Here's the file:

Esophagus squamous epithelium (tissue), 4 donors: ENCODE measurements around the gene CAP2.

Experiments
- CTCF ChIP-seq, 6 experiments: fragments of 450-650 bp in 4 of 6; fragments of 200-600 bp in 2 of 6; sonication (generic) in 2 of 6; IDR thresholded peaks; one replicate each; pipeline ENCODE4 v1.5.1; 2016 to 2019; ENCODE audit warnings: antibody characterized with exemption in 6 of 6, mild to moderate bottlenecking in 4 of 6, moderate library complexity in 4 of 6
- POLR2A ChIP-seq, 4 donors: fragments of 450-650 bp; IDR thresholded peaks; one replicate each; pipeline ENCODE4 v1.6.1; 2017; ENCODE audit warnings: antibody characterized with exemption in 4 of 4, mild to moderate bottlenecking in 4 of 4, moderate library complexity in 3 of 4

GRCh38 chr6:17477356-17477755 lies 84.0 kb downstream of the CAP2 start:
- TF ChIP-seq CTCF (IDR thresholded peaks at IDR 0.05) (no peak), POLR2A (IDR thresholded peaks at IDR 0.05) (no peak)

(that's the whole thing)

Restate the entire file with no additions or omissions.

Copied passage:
Esophagus squamous epithelium (tissue), 4 donors: ENCODE measurements around the gene CAP2.

Experiments
- CTCF ChIP-seq, 6 experiments: fragments of 450-650 bp in 4 of 6; fragments of 200-600 bp in 2 of 6; sonication (generic) in 2 of 6; IDR thresholded peaks; one replicate each; pipeline ENCODE4 v1.5.1; 2016 to 2019; ENCODE audit warnings: antibody characterized with exemption in 6 of 6, mild to moderate bottlenecking in 4 of 6, moderate library complexity in 4 of 6
- POLR2A ChIP-seq, 4 donors: fragments of 450-650 bp; IDR thresholded peaks; one replicate each; pipeline ENCODE4 v1.6.1; 2017; ENCODE audit warnings: antibody characterized with exemption in 4 of 4, mild to moderate bottlenecking in 4 of 4, moderate library complexity in 3 of 4

GRCh38 chr6:17477356-17477755 lies 84.0 kb downstream of the CAP2 start:
- TF ChIP-seq CTCF (IDR thresholded peaks at IDR 0.05) (no peak), POLR2A (IDR thresholded peaks at IDR 0.05) (no peak)